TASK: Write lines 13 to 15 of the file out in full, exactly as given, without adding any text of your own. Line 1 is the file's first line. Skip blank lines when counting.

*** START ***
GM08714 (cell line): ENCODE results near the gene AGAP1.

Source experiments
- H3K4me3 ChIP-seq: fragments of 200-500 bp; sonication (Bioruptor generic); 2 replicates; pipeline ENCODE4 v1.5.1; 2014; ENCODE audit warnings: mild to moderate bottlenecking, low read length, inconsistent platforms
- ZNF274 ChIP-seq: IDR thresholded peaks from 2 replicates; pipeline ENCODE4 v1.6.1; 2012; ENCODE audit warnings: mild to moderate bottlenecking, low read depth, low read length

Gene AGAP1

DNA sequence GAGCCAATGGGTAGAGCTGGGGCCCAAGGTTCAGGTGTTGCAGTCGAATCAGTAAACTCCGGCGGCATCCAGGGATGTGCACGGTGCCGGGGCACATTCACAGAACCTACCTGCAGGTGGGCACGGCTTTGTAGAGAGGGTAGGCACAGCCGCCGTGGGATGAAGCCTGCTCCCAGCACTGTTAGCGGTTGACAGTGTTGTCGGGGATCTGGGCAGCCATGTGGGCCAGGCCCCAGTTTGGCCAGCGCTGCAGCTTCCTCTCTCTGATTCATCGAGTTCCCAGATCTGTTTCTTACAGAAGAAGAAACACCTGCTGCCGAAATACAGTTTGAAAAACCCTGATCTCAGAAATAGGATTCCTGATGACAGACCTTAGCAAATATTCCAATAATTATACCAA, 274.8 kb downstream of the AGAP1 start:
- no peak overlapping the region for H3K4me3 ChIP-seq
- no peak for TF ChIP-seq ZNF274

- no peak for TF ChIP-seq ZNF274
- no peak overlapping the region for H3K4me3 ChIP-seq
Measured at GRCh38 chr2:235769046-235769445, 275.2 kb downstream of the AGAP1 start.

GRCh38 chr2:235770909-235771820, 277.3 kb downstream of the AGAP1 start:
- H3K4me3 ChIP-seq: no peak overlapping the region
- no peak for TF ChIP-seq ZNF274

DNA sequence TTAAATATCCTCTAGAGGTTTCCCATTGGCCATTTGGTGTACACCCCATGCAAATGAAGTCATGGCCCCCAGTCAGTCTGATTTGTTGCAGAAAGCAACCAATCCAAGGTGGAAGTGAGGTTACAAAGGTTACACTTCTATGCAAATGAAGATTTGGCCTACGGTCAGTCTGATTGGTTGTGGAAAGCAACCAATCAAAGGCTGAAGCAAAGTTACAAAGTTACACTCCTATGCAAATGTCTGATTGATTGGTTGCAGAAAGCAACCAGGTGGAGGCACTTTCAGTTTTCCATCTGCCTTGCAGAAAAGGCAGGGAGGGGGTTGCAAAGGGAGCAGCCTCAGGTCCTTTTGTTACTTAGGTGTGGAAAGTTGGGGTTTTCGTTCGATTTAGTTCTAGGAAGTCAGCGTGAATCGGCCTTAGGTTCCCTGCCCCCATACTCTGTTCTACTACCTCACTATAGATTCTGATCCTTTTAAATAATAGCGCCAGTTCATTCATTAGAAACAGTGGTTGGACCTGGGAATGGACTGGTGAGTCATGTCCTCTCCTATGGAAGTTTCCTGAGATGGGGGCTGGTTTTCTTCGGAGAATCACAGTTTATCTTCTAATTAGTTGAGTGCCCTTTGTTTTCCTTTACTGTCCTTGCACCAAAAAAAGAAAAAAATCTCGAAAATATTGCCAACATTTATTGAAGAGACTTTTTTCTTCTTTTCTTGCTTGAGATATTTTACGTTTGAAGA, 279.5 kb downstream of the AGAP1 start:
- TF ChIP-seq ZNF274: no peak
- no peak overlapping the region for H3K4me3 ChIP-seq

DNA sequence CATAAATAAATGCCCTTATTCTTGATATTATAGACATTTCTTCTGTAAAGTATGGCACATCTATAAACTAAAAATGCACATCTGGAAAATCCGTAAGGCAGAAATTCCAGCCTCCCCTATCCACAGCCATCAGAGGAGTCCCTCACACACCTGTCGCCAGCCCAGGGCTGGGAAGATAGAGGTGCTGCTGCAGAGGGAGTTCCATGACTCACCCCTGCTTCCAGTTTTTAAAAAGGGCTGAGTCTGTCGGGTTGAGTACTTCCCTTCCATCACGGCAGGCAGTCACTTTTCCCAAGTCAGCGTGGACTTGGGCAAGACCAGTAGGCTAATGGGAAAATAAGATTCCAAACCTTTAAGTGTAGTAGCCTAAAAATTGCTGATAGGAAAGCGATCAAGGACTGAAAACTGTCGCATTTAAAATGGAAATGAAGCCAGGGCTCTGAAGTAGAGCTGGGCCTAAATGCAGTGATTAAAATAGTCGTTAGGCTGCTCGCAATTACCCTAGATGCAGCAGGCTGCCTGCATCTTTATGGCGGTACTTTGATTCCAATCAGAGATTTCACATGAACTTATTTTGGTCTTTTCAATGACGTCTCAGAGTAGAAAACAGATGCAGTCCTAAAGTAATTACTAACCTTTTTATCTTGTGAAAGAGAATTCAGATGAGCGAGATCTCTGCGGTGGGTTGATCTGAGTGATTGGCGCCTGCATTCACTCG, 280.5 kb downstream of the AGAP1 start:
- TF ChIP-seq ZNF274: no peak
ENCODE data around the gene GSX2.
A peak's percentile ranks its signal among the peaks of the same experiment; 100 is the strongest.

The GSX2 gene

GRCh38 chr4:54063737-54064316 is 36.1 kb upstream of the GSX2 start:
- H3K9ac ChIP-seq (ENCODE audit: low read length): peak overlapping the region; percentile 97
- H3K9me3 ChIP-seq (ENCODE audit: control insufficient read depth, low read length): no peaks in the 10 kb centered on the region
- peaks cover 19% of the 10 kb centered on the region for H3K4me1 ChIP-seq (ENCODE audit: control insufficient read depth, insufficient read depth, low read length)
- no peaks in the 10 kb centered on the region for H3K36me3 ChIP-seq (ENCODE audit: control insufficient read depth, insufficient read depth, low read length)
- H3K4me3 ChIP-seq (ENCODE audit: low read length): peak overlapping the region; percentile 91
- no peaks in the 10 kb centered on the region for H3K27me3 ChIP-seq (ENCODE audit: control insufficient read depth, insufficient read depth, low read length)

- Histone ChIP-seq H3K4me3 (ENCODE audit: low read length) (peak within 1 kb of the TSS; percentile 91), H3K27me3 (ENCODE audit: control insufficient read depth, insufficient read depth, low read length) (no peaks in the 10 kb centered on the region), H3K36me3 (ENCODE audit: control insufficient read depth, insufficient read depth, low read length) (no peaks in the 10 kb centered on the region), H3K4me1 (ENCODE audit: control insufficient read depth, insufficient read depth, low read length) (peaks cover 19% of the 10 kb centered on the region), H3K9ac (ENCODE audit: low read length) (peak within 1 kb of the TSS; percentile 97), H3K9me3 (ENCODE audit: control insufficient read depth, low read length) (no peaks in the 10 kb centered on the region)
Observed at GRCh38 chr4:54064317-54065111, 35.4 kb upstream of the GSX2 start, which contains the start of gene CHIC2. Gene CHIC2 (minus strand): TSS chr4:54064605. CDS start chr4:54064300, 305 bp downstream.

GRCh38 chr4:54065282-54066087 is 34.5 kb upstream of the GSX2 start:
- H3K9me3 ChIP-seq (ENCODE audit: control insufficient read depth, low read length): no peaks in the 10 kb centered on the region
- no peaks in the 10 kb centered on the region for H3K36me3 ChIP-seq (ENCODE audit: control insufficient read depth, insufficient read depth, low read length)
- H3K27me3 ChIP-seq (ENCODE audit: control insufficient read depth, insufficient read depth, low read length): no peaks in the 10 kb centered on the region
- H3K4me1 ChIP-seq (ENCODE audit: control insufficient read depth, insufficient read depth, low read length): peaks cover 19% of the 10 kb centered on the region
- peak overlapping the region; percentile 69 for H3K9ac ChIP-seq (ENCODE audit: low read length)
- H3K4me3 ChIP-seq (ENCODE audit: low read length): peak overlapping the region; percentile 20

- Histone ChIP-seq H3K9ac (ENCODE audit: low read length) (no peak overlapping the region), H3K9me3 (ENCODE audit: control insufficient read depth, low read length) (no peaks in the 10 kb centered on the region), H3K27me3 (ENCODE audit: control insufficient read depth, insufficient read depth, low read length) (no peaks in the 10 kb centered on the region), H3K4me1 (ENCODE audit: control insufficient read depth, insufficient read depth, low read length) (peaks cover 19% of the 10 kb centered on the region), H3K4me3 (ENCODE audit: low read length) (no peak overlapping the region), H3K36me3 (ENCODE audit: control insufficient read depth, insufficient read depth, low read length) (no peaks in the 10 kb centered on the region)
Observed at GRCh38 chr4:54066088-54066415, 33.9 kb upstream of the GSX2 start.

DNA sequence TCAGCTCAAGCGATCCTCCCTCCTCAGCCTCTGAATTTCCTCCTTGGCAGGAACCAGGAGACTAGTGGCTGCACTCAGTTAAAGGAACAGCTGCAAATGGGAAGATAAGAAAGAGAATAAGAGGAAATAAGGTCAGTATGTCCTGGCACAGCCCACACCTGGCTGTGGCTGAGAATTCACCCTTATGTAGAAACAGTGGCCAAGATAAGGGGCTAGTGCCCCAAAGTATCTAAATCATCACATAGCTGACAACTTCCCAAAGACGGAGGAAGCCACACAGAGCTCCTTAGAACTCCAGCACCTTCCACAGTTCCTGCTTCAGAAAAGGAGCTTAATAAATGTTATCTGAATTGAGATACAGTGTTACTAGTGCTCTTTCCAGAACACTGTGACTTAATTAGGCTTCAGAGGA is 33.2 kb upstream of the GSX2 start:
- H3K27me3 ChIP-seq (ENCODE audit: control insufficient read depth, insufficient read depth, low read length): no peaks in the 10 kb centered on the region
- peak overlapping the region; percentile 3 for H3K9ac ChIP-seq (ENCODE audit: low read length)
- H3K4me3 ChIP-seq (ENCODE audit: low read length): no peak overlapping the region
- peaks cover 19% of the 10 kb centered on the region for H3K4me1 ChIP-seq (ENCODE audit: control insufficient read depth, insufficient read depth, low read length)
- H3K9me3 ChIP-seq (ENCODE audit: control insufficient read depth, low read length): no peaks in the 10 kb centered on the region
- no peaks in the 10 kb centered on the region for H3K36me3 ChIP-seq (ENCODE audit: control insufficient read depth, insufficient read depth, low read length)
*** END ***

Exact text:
- H3K4me3 ChIP-seq: no peak overlapping the region
- no peak for TF ChIP-seq ZNF274

DNA sequence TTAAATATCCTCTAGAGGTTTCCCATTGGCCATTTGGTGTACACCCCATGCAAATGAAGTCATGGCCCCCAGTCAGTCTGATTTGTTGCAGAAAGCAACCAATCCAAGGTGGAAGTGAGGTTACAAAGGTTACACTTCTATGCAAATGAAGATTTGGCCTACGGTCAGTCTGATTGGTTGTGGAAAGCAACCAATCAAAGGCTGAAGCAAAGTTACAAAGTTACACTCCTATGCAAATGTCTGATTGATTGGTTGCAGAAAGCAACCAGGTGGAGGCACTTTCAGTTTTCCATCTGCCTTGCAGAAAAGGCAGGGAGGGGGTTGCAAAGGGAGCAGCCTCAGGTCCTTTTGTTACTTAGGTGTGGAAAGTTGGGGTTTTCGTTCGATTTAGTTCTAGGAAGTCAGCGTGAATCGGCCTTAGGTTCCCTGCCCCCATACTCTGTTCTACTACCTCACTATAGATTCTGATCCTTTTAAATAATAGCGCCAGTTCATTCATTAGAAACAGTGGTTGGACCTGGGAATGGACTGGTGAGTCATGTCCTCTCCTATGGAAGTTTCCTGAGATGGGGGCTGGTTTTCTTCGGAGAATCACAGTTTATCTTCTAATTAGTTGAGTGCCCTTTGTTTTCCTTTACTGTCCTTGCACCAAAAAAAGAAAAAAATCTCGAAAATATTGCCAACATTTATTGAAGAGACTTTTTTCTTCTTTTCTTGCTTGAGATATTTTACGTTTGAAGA, 279.5 kb downstream of the AGAP1 start: